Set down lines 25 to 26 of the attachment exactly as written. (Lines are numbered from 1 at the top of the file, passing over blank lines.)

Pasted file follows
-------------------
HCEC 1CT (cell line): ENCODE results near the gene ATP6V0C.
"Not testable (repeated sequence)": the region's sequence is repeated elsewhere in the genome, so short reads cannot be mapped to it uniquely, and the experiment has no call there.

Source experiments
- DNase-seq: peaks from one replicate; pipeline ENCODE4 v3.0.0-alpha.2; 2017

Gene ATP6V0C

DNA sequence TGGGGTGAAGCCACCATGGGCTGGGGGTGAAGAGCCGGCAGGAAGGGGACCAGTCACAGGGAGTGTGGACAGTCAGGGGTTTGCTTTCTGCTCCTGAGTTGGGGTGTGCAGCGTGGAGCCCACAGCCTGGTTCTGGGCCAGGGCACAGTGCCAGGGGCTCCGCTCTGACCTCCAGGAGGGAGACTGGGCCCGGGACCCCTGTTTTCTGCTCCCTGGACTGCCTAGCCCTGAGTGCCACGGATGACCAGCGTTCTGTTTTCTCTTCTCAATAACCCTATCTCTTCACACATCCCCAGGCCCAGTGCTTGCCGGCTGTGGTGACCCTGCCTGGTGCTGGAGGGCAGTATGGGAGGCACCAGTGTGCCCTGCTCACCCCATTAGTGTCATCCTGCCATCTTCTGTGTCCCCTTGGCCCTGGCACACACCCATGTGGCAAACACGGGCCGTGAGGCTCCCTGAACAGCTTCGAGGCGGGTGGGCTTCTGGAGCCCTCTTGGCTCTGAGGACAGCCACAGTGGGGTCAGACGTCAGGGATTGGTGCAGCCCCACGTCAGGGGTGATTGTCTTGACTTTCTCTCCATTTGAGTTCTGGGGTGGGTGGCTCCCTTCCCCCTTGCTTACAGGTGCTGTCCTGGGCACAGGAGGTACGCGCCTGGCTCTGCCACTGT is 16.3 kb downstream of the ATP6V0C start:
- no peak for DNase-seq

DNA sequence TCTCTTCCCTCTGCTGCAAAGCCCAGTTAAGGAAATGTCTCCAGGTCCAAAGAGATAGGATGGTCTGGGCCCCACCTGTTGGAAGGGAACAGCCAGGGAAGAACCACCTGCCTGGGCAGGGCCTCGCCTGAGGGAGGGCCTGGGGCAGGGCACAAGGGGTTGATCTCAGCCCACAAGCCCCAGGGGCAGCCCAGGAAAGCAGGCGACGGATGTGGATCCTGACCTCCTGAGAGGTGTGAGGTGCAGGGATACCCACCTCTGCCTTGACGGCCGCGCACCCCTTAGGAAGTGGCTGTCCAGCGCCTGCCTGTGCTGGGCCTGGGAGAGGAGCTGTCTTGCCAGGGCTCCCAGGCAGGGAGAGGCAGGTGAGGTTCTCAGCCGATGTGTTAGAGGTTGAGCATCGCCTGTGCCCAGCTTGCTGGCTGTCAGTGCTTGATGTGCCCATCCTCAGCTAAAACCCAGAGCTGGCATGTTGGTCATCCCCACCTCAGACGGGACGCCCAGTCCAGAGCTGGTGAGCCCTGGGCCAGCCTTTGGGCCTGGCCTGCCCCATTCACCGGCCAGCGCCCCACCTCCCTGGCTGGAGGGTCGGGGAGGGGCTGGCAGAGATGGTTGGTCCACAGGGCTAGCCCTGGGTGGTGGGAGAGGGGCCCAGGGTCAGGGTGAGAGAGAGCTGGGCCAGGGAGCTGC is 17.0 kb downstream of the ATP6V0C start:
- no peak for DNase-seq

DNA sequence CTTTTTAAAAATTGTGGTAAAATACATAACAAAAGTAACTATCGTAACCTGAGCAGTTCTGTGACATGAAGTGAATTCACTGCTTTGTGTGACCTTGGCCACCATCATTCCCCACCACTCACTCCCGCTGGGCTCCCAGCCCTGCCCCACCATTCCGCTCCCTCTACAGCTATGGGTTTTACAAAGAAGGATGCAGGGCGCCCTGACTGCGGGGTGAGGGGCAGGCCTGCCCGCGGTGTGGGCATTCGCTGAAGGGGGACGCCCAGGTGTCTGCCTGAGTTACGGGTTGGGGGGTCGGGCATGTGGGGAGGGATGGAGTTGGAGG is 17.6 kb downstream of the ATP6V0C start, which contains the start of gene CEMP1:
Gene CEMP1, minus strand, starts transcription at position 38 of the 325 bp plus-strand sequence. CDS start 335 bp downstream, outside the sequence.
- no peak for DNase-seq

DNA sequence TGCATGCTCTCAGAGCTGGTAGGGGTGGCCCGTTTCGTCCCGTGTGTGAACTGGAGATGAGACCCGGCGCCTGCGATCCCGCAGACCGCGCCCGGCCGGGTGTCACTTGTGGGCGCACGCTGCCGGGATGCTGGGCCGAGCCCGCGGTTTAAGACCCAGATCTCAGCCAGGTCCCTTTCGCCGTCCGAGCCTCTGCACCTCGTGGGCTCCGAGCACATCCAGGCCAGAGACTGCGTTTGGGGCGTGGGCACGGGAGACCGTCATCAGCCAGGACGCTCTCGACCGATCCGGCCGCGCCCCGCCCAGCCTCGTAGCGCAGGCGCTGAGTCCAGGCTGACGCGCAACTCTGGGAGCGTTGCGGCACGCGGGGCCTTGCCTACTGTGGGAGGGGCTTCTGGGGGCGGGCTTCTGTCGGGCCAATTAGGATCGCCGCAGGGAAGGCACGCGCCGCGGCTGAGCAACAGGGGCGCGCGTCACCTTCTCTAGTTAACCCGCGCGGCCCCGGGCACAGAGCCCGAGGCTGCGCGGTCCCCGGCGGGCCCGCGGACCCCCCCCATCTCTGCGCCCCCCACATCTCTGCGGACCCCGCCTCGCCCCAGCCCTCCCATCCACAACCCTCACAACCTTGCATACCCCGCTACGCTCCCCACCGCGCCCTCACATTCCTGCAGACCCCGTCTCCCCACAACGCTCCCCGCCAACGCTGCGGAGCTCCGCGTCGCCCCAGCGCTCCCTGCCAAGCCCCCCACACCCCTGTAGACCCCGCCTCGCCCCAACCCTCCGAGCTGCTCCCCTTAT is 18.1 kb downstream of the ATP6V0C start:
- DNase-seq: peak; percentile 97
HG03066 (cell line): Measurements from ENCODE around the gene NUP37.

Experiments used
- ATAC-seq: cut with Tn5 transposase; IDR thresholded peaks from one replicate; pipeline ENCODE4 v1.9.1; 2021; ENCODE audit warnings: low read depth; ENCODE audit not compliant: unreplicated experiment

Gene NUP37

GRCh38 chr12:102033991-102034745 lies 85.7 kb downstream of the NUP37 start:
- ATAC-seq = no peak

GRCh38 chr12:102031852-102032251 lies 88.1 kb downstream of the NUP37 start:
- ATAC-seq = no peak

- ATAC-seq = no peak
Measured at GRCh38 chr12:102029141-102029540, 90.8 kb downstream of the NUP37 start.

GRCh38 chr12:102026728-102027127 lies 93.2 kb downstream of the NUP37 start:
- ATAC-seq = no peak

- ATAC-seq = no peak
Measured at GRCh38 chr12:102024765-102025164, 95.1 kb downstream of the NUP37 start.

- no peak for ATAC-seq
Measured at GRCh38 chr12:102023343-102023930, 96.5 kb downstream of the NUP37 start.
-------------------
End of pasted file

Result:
GRCh38 chr12:102026728-102027127 lies 93.2 kb downstream of the NUP37 start:
- ATAC-seq = no peak